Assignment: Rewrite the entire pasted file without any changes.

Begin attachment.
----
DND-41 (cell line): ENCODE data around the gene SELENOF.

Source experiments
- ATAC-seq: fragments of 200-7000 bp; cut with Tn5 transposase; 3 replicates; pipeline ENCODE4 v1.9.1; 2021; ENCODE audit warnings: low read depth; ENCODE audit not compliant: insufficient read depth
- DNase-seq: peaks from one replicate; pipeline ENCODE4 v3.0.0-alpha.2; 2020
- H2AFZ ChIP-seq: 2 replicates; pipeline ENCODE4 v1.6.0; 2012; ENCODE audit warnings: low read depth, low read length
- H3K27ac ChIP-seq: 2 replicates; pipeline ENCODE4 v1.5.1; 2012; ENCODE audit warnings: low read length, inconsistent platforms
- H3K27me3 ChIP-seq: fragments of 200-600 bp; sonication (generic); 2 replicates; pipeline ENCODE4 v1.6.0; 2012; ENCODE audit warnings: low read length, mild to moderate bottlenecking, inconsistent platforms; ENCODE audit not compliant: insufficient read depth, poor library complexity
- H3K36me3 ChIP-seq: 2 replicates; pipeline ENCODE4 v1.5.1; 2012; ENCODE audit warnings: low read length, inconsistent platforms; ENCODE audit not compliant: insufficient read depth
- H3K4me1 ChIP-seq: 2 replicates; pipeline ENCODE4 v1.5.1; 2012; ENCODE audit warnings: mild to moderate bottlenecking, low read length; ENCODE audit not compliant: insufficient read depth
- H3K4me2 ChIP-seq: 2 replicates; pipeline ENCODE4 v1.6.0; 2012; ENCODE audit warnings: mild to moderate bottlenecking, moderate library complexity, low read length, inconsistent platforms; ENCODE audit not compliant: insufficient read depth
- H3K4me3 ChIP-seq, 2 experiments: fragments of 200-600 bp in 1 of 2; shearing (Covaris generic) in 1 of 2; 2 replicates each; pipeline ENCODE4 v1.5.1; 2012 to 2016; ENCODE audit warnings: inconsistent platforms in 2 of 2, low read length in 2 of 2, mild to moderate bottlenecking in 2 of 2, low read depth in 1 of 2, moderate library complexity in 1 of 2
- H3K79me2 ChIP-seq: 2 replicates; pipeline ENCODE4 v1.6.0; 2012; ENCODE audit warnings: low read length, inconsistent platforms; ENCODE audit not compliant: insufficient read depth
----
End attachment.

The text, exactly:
DND-41 (cell line): ENCODE data around the gene SELENOF.

Source experiments
- ATAC-seq: fragments of 200-7000 bp; cut with Tn5 transposase; 3 replicates; pipeline ENCODE4 v1.9.1; 2021; ENCODE audit warnings: low read depth; ENCODE audit not compliant: insufficient read depth
- DNase-seq: peaks from one replicate; pipeline ENCODE4 v3.0.0-alpha.2; 2020
- H2AFZ ChIP-seq: 2 replicates; pipeline ENCODE4 v1.6.0; 2012; ENCODE audit warnings: low read depth, low read length
- H3K27ac ChIP-seq: 2 replicates; pipeline ENCODE4 v1.5.1; 2012; ENCODE audit warnings: low read length, inconsistent platforms
- H3K27me3 ChIP-seq: fragments of 200-600 bp; sonication (generic); 2 replicates; pipeline ENCODE4 v1.6.0; 2012; ENCODE audit warnings: low read length, mild to moderate bottlenecking, inconsistent platforms; ENCODE audit not compliant: insufficient read depth, poor library complexity
- H3K36me3 ChIP-seq: 2 replicates; pipeline ENCODE4 v1.5.1; 2012; ENCODE audit warnings: low read length, inconsistent platforms; ENCODE audit not compliant: insufficient read depth
- H3K4me1 ChIP-seq: 2 replicates; pipeline ENCODE4 v1.5.1; 2012; ENCODE audit warnings: mild to moderate bottlenecking, low read length; ENCODE audit not compliant: insufficient read depth
- H3K4me2 ChIP-seq: 2 replicates; pipeline ENCODE4 v1.6.0; 2012; ENCODE audit warnings: mild to moderate bottlenecking, moderate library complexity, low read length, inconsistent platforms; ENCODE audit not compliant: insufficient read depth
- H3K4me3 ChIP-seq, 2 experiments: fragments of 200-600 bp in 1 of 2; shearing (Covaris generic) in 1 of 2; 2 replicates each; pipeline ENCODE4 v1.5.1; 2012 to 2016; ENCODE audit warnings: inconsistent platforms in 2 of 2, low read length in 2 of 2, mild to moderate bottlenecking in 2 of 2, low read depth in 1 of 2, moderate library complexity in 1 of 2
- H3K79me2 ChIP-seq: 2 replicates; pipeline ENCODE4 v1.6.0; 2012; ENCODE audit warnings: low read length, inconsistent platforms; ENCODE audit not compliant: insufficient read depth